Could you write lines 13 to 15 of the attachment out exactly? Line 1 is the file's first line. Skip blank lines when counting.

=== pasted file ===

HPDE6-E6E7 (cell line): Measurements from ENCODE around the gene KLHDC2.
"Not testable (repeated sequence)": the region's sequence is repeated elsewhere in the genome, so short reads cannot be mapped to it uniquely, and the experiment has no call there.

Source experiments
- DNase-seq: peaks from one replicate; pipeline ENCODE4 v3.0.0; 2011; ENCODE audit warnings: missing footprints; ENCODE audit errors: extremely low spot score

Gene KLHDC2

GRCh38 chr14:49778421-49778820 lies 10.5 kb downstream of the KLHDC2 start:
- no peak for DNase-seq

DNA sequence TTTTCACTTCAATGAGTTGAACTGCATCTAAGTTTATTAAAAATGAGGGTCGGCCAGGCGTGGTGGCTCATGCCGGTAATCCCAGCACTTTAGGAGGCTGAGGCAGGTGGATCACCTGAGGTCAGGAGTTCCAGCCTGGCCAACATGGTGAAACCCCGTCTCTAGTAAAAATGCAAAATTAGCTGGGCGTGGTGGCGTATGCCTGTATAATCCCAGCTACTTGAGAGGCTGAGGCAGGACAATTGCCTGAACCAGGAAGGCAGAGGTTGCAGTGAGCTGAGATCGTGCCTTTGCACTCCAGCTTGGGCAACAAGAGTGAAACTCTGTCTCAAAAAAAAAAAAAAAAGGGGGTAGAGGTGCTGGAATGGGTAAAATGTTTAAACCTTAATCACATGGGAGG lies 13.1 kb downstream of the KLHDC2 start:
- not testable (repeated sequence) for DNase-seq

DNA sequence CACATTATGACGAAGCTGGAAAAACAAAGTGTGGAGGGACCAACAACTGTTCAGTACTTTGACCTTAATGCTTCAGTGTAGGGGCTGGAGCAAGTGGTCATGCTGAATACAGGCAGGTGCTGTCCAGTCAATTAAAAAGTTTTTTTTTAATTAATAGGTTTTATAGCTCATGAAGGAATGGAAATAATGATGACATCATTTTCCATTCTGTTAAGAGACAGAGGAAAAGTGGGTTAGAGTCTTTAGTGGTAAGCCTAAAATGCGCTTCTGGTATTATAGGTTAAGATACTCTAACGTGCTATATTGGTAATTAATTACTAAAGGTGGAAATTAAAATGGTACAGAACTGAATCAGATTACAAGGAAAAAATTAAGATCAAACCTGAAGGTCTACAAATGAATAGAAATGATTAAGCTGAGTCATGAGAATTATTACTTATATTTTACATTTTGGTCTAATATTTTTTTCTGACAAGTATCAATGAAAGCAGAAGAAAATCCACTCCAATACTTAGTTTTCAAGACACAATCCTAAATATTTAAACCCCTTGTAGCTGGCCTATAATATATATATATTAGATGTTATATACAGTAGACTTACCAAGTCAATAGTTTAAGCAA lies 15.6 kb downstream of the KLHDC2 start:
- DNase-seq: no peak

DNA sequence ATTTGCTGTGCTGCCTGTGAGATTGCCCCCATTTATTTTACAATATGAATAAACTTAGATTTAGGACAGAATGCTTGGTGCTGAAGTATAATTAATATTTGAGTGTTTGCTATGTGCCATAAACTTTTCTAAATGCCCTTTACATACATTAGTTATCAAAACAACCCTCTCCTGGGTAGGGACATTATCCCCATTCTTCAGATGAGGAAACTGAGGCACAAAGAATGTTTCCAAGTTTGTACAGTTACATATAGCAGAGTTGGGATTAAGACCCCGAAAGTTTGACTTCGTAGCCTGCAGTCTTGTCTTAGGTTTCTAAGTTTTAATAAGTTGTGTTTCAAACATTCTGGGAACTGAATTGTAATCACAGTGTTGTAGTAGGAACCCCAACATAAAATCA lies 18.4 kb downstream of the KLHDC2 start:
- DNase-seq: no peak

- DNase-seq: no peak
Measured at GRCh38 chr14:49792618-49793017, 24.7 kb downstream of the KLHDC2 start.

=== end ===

- DNase-seq: no peak

- DNase-seq: no peak
Measured at GRCh38 chr14:49792618-49793017, 24.7 kb downstream of the KLHDC2 start.